On paper, Christopher Hitchens was a first-rate journalist and an incisive, brilliant polemicist. In reality, he was so much more. A lot has been written on his life already, so I’ll keep it short and personal.
Hitch was one of those rare individuals who not only refused to mince words, he refused to mince facts. His opinion was always his opinion, invariably built on the most compelling facts he could unearth. His opinions on specific issues might have echoed those of figures as diverse as Leon Trotsky and George Bush Jr., but with Hitch it was always clear such overlaps were merely happenstance. He was the anti-stereotype; he never played into partisan lines.
His debating partners knew him as a staggeringly erudite, witty juggernaut. Hitch never compromised, but he rarely counted his ideological opposites among his foes. Even so, he had the unique ability to profoundly respect the individual, while vehemently declaiming whatever loathesome ideas came out of their mouth. Though he was a ferocious contrarian (despite his ironic discontent with the label) and an unrivalled rhetorician, by all accounts, he was also a gracious and affable gentleman.
I never had the privilege to meet Christopher. I knew him through his writing. Discovering his work was a pivotal thing for me. The genesis of this blog can be traced back to 2009, when reading Hitch for the first time rekindled my passion for writing, which ultimately got me out of a deep, dark hole I’d found myself in, plagued with poorly-managed depression and self-loathing. He spoke to what was left of me. Here was a writer none could categorize; who wrote passionately and selflessly, and who wrought beautiful prose. Here was someone for me to look up to; not slavishly, of course (he would have hated that), but as a mentor. And he delivered.
Listening to Hitch speak sparked a revolution in my mind. I had long considered myself an atheist and a freethinker; the former position was facile for me to adopt (‘atheism’ merely gave a name to a pre-existing conviction), but before Hitch I plainly failed at the latter; I was comfortable in my 21st century Green-voting inner-east Melbourne ideological mould. Hitch taught me to pull back the curtain, to always ask the hardest questions and to always demand answers.
Hitch also taught me that one should change one’s mind when the facts demand it. His constant struggle against the one answer, the divine plan, the totalitarian final word, is one we are obliged to continue. And most crucially, nothing he did was ever boring.
He was brave on and off the page; he once openly defacing a sign sporting fascist propaganda in Beirut. Following the subsequent assault he endured at the hands of a pack of far-right thugs, he remarked to his colleague Michael Totten: “I think a swastika poster is partly fair game and partly an obligation. You don’t really have the right to leave one alone.”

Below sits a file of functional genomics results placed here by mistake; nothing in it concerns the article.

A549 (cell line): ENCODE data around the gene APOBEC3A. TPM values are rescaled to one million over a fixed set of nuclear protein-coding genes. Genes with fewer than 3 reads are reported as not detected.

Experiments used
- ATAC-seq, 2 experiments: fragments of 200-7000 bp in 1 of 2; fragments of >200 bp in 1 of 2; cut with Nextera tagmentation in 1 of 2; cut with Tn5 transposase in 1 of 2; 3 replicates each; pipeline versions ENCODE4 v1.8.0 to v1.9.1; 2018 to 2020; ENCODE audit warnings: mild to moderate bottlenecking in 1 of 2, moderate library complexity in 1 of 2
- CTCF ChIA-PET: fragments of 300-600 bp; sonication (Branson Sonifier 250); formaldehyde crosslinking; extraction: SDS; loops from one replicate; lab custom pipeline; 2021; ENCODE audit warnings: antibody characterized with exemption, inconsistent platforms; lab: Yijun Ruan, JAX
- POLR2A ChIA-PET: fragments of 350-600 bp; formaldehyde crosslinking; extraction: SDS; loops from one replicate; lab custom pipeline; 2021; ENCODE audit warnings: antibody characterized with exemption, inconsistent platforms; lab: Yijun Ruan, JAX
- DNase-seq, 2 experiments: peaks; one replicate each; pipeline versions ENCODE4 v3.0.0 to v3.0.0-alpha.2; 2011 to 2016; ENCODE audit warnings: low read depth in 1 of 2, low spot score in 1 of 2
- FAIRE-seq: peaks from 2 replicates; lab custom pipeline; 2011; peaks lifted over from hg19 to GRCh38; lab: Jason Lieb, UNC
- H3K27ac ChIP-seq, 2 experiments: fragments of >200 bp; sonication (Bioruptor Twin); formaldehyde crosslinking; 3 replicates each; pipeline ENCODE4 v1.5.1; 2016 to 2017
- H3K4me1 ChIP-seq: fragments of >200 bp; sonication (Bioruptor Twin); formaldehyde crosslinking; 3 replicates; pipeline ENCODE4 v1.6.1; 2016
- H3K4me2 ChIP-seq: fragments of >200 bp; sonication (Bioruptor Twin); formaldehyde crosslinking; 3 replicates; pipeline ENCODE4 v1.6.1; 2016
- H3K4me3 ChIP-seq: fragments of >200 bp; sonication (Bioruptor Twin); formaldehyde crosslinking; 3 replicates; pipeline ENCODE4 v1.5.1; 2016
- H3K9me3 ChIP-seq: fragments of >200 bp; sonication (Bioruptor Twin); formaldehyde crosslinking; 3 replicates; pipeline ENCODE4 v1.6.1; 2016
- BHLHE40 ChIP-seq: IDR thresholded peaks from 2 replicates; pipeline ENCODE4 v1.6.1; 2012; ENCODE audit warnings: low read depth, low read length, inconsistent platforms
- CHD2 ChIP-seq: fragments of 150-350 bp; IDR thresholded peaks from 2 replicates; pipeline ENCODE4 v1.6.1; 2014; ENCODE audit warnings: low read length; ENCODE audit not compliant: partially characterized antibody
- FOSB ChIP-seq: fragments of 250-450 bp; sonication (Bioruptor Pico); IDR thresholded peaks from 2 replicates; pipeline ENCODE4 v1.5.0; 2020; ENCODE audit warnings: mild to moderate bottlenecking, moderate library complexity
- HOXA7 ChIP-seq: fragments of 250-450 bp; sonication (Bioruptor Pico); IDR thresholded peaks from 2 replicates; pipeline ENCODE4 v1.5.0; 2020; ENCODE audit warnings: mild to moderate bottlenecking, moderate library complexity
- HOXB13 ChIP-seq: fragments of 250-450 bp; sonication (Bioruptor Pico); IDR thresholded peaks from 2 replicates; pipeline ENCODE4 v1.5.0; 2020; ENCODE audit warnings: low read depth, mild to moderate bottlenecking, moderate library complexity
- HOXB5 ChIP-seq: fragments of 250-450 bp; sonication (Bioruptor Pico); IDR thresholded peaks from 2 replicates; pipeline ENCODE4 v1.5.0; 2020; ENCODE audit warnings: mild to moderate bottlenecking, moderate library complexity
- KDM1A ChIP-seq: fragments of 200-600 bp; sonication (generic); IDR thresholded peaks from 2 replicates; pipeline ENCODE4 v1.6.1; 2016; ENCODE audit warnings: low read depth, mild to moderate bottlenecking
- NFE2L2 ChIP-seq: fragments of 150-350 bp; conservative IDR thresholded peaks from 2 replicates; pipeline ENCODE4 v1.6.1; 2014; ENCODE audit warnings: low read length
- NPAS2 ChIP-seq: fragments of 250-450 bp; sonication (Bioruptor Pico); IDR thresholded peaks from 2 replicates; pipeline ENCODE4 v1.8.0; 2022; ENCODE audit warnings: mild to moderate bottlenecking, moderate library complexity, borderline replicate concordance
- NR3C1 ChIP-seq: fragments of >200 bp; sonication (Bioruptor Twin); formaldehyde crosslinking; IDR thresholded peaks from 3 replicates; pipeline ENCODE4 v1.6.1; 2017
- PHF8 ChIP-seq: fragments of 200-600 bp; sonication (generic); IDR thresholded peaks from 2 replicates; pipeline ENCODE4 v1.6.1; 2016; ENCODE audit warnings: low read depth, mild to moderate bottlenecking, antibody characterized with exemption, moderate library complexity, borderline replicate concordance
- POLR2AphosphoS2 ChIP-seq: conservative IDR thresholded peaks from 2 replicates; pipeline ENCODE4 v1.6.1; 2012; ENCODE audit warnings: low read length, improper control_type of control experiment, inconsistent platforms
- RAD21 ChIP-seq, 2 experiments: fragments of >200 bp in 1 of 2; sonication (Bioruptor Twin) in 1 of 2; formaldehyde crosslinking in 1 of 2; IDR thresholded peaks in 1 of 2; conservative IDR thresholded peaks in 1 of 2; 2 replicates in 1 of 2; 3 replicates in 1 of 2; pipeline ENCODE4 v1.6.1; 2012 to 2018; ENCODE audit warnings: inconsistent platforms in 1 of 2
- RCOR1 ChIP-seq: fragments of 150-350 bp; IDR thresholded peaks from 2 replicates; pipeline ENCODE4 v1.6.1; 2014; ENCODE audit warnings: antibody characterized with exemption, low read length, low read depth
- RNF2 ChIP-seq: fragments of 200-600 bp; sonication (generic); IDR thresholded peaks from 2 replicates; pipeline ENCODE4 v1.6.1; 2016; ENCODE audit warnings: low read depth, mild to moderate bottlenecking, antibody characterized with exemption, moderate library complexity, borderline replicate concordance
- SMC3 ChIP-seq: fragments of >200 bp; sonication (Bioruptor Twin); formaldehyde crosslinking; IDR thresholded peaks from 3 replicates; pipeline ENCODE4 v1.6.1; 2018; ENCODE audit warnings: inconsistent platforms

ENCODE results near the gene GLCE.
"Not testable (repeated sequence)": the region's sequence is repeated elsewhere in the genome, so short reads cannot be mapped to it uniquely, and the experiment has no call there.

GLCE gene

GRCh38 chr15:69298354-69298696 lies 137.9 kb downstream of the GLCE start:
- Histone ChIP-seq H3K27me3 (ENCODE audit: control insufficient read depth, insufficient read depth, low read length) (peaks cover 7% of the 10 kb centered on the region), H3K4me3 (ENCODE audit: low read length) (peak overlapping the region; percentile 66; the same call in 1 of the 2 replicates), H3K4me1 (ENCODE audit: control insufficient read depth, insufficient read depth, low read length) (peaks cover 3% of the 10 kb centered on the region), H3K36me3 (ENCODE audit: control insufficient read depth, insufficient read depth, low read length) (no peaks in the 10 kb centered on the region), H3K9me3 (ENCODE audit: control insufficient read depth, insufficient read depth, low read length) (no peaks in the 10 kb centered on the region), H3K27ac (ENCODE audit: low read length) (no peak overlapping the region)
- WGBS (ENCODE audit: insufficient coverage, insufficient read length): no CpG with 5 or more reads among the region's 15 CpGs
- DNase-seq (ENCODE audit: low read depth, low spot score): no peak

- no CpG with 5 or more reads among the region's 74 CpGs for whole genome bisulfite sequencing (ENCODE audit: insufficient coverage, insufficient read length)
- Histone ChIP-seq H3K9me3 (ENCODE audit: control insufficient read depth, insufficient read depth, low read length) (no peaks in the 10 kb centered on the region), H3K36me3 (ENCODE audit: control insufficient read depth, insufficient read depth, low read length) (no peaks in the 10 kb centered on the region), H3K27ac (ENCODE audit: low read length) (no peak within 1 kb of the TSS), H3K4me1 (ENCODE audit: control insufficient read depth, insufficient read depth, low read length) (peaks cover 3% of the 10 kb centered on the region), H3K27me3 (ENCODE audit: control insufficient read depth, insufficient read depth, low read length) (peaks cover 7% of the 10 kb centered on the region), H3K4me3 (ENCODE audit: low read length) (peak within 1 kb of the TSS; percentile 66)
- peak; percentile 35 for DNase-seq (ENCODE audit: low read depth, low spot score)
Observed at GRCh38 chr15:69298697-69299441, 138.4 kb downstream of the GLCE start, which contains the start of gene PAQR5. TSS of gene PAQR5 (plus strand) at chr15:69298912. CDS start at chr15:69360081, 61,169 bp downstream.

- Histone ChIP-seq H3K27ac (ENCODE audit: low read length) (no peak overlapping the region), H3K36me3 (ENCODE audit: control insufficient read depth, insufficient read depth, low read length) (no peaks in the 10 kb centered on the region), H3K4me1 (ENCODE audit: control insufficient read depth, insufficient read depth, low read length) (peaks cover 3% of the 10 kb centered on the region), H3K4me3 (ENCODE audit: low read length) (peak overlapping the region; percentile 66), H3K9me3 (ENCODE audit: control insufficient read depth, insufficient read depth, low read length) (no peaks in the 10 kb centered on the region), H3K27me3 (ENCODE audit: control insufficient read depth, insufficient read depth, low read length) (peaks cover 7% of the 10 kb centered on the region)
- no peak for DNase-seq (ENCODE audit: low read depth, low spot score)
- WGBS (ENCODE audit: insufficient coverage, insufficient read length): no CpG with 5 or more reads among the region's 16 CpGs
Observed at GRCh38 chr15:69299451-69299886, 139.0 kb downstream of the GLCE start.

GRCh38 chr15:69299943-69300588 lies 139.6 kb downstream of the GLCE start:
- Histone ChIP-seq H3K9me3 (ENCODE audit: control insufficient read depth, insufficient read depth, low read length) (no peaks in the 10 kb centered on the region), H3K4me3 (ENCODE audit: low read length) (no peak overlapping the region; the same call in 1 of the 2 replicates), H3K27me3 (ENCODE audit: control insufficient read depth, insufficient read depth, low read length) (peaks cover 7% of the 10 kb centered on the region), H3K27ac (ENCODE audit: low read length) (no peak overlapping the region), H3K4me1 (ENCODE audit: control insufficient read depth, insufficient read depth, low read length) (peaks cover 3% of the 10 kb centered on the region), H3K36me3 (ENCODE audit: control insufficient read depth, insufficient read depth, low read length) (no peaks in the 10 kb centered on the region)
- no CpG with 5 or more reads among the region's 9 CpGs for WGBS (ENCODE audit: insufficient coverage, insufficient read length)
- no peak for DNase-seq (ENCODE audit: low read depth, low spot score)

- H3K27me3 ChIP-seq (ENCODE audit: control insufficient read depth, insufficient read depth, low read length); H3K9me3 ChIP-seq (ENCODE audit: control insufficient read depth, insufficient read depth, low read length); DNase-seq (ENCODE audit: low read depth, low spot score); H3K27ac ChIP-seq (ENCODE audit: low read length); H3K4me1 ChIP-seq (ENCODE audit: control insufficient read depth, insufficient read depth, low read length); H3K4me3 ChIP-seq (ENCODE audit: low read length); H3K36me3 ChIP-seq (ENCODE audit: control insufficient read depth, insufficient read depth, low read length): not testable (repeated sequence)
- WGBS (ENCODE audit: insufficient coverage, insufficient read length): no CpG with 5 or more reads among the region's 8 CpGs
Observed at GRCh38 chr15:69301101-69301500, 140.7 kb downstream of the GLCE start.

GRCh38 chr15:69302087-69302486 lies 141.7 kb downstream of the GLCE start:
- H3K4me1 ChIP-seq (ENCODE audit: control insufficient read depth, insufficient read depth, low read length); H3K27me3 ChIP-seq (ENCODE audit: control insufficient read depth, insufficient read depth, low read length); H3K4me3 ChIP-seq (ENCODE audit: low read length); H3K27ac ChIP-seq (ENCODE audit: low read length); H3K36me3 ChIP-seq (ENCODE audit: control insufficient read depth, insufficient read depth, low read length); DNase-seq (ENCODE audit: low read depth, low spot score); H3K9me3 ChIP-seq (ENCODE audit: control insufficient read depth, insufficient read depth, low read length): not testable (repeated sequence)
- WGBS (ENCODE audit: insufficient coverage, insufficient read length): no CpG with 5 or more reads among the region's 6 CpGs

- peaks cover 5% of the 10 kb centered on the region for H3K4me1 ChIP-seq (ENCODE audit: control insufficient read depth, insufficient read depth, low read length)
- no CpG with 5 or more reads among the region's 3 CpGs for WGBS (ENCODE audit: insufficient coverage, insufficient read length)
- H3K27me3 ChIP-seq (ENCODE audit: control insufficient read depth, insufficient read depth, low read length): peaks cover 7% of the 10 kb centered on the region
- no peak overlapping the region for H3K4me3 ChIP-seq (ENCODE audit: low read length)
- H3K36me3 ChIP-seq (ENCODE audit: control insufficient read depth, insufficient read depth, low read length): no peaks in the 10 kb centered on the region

There’s very little that flowed from Hitch’s pen that I didn’t find enlightening, but I particularly relished the things I disagreed with. It felt like an achievement to have independently conceived a carefully-considered position contrary to his. One couldn’t simply go to his critics, because they were too often right for the wrong reasons; it was rare that Hitch didn’t anticipate and demolish such (generally obvious) arguments head on. As such, disagreeing with Hitch was hard work.
Now I always look for a glimmer of Hitch’s daring when I assess the work of other writers. He plainly set the benchmark high, and precious few will ever make the cut. I’m not ashamed to admit I aim to cultivate Hitch’s remarkable lucidity, flare and audacity in my own prose. (It must be acknowledged that his trademark style is inimitable and all attempts to replicate it will fail, so I won’t be doing that.) I don’t feel I will ever do his influence on me justice, but I’ll sure as shit try.
Hitch had no need for a superstitious afterlife; his prodigious oeuvre had long ago cemented his immortality. I have no doubt his books will be devoured by independent thinkers for many generations to come.
Thank you Christopher. Thanks for showing me the courage to write exactly what’s on my mind. Thanks for cajoling me into standing up for what I think is right. Thanks for the laughs, the serious stuff and the life lessons. You will never be forgotten, and you are sorely missed.
Take the risk of thinking for yourself. Much more happiness, truth, beauty, and wisdom will come to you that way.
Click here for Slate’s compendium of Hitch’s greatest hits.